“The story's vaguely Dickensian atmosphere is exquisite . . . A tantalizingly revelatory ending leaves at least one thread dangling for future volumes (which are sure to evoke more picaresque oddities and nefarious tales), making this a smart, peculiarly thrilling book that is sure to appeal to readers ready to sidestep the goodygoody Harry Potters of adventure fiction.” Booklist, Starred Review
“Higgins's debut begins with a bang--on the streets of a London as dark as in any Dickens novel--and ends in a mysterious cave, with no let-up in pacing from start to finish . . . One of Higgins's great achievements is the way she manages to convey a degree of innocence in Ludlow despite his harsh life surviving the city streets. Redemption emerges as a strong theme in the book, as she reveals the complexities of human nature, and she leaves open several mysteries (including the history behind a wooden leg and Joe's prized pet frog). Readers can only hope for many more black books filled with secrets.” Shelf Awareness
“Pre-teens who enjoy historically based fantasy . . . will find The Black Book of Secrets thoroughly rewarding.” The Washington Post
“. . . will keep readers on the edge of their seats.” Scripps Howard News Service
“There can be few more nightmarish openings than that of The Black Book of Secrets . . . A beguiling mix of gothic fairy tale and Dalhesque macabre for 9-13-year-olds.” The Telegraph (UK)
“Higgins creates a fascinating novel peopled with colorful characters and imbued with clever plot twists . . . the novel's climax is both excellent and surprising.” Voice of Youth Advocates
“Higgins's fine writing and wry tale will charm readers who are ready for the unusual . . . like the film Chocolat . . . a stranger enters a town and changes the lives there forever, all from the confines of a small shop, this time a pawnbroker's place.” KLIATT
“The resolution, as tidy a piece of plotting as can be imagined, not only collects all the plot threads but leads to the deeper revelation of who Joe is and why he plies such a curious trade. Strongly seasoned with details of nineteenth-century oddities, the story abounds with puzzles, quirks, and enticing disclosures.” The Horn Book
“While Ludlow & Co. do live in an alternate reality, there are many details about life in the late 1800s that readers of historical fiction will enjoy--especially those who like reading about the more gruesome, less well-known details, like stealing and selling teeth, grave robbers, body snatchers and Sweeney Todd.” Bookshelves of Doom
“I thought this book was outstanding. It's a horror book with lots of mystery. I would give it four stars.” Jennifer Hopkins, age 11, in The Washington Times
starred review Booklist
The story's vaguely Dickensian atmosphere is exquisite . . . A tantalizingly revelatory ending leaves at least one thread dangling for future volumes (which are sure to evoke more picaresque oddities and nefarious tales), making this a smart, peculiarly thrilling book that is sure to appeal to readers ready to sidestep the goodygoody Harry Potters of adventure fiction.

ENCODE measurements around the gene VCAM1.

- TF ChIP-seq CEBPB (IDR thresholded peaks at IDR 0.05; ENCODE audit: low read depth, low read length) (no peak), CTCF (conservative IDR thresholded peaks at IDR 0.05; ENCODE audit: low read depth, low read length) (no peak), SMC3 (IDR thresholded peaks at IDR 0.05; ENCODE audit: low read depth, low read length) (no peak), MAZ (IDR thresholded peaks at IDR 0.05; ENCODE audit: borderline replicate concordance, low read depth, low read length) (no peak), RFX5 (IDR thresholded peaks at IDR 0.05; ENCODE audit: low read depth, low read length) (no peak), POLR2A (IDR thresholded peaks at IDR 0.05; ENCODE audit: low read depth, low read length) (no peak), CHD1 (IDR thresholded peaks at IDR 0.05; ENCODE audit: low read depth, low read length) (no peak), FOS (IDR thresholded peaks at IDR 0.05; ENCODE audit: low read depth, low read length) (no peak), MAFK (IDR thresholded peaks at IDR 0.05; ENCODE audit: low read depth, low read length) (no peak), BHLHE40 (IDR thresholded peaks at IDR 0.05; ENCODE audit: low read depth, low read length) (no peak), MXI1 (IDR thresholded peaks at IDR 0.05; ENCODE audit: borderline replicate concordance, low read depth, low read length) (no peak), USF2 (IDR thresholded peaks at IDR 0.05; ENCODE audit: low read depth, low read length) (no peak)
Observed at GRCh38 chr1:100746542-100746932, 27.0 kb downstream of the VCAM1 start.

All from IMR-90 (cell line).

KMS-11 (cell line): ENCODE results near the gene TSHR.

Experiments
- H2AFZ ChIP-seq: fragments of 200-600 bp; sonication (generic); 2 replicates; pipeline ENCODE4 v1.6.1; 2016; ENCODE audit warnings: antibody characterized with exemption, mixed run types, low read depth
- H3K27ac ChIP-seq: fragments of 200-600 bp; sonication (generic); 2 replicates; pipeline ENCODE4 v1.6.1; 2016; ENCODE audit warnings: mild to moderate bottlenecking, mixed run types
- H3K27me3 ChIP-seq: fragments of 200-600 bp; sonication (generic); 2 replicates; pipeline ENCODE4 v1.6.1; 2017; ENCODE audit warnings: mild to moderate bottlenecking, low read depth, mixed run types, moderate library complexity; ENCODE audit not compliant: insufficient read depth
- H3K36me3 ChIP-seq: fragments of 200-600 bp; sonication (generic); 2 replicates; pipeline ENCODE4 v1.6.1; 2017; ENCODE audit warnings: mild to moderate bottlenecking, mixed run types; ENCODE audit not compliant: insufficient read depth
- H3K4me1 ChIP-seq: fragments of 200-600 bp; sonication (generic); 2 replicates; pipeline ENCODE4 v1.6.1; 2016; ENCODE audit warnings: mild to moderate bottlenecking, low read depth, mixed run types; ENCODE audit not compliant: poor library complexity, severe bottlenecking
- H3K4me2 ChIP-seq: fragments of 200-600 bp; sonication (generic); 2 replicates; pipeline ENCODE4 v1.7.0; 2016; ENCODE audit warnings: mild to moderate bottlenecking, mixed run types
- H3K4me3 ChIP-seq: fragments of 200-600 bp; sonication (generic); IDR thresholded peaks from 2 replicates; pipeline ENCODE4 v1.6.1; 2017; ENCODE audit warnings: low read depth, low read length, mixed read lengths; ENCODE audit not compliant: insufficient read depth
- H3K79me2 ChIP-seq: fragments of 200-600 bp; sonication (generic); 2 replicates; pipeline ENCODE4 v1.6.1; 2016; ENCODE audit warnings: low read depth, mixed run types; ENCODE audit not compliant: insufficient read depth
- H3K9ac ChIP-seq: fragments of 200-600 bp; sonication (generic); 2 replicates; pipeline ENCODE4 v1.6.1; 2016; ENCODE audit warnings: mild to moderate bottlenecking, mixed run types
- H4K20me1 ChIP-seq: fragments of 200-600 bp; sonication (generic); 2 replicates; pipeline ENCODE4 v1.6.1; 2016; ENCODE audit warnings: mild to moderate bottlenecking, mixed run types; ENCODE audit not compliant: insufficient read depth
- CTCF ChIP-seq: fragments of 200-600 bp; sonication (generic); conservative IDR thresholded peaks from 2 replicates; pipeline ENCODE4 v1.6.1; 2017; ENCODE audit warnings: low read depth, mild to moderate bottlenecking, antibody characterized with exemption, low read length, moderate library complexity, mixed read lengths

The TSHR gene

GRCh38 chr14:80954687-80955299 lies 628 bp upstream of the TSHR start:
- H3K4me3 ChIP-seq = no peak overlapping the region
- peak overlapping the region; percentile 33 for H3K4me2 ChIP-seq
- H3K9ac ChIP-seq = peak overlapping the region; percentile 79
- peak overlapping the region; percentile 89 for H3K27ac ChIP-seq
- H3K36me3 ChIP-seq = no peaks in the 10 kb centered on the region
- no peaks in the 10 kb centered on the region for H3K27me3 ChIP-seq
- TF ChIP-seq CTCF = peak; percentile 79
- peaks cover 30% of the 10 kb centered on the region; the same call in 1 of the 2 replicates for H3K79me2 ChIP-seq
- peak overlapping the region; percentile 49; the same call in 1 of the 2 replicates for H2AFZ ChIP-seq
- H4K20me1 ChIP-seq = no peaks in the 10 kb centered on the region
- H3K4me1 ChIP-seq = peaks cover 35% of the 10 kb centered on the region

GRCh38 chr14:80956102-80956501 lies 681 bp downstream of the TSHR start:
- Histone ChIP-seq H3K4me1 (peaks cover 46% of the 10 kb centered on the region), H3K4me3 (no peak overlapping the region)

Read an Excerpt
Fragment from The Memoirs of Ludlow Fitch
When I opened my eyes I knew that nothing in my miserable life prior to that moment could possibly be as bad as what was about to happen. I was lying on the cold earthen floor of a basement room lit by a single candle, no more than an hour’s burning left. Instruments of a medical nature hung from hooks in the beams. Dark stains on the floor suggested blood. But it was the chair against the opposite wall that fully confirmed my suspicions. Thick leather straps attached to the arms and legs were there for one purpose only: to hold down an unwilling patient. Ma and Pa were standing over me.
“E’s awake,” crowed Ma excitedly.
Pa dragged me to my feet. He had me in an iron grip, my arm wrenched up behind my back. Ma held me by the hair. I looked from one to the other. Their grinning faces were only inches away from mine. I knew I should not look to them to save me.
Another man, concealed until now in the shadows, stepped forward and took me by the chin. He forced open my mouth and ran a blackened, foul-tasting finger around my gums.
“How much?” asked Pa, drooling with anticipation.
“Not bad,” said the man. “Thrupence apiece. Maybe twelve in all.”
“It’s a deal,” said Pa. “Who needs teeth anyway?”
“Someone, I hope,” replied the man dryly. “I sell ‘em for a living.”
And they laughed, all three, Ma and Pa and Barton Gumbroot, the notorious tooth surgeon of Old Goat’s Alley.
Once the money for my teeth was agreed with Barton, they moved quickly. Together they dragged me over to the surgeon’s chair. I kicked and shouted and spat and bit; I wasn’t going to make it easy for them. I knew how Barton Gumbroot made his living, preying on the poor, pulling their teeth, paying them pennies and selling them for ten times as much. I was racked with fear. I had no protection. I was going to feel it all. Every single nerve-stabbing twinge.
They came close to succeeding in their evil quest.